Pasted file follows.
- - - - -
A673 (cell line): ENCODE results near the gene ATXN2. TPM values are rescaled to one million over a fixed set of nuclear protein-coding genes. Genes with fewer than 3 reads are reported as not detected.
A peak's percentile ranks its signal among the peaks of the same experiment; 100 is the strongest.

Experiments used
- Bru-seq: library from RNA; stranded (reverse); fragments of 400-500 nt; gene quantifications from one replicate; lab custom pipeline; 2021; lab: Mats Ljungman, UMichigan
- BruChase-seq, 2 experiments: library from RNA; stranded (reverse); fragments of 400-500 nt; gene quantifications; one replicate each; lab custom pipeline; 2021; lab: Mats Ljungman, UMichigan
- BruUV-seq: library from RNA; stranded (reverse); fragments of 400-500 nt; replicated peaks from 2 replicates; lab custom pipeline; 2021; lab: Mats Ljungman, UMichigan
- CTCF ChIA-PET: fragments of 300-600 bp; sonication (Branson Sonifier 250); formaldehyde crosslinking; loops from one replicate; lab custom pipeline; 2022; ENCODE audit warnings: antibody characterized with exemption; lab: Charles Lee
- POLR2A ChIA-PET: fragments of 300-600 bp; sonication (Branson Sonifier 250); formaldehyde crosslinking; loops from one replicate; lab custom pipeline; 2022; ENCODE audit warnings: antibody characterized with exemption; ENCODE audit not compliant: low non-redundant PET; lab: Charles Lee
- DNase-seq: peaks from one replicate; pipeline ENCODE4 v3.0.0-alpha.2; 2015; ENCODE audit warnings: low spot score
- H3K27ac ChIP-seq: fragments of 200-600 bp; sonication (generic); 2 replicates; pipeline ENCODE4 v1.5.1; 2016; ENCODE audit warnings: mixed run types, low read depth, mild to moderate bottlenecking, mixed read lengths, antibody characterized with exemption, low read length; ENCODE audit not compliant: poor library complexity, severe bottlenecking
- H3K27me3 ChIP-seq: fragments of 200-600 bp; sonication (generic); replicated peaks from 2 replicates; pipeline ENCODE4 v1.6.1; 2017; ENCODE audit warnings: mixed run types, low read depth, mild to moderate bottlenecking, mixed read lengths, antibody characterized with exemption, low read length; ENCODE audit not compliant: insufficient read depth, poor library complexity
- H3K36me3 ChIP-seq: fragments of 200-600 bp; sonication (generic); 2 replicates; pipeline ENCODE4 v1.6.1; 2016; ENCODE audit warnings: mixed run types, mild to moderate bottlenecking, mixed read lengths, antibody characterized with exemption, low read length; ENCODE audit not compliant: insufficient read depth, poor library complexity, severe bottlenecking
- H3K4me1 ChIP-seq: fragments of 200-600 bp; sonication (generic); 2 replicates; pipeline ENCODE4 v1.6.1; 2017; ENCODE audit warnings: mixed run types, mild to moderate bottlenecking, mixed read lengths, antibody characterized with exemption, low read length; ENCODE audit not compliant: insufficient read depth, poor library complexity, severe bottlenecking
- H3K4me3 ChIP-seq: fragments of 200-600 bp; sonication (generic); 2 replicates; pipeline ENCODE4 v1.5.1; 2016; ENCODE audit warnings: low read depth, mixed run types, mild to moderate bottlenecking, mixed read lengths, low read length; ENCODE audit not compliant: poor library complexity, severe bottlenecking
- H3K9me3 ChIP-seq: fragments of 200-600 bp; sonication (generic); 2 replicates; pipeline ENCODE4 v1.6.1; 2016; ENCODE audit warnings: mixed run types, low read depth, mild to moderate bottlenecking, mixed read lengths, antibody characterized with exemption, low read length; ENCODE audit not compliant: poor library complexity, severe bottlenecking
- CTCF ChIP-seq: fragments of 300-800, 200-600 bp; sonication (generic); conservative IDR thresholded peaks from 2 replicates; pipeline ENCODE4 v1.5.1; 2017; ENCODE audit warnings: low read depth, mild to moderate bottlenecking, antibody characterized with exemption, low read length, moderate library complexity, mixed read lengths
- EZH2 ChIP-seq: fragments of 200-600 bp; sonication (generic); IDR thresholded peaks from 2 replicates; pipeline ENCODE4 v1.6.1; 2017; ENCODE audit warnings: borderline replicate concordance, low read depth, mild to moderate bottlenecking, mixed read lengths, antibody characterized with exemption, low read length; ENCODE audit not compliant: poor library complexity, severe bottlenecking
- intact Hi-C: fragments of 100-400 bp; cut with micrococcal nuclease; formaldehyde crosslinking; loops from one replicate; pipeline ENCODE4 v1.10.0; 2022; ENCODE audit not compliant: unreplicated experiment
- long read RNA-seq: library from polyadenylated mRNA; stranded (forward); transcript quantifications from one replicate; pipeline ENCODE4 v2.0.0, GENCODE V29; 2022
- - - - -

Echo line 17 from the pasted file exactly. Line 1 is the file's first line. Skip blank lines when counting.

- EZH2 ChIP-seq: fragments of 200-600 bp; sonication (generic); IDR thresholded peaks from 2 replicates; pipeline ENCODE4 v1.6.1; 2017; ENCODE audit warnings: borderline replicate concordance, low read depth, mild to moderate bottlenecking, mixed read lengths, antibody characterized with exemption, low read length; ENCODE audit not compliant: poor library complexity, severe bottlenecking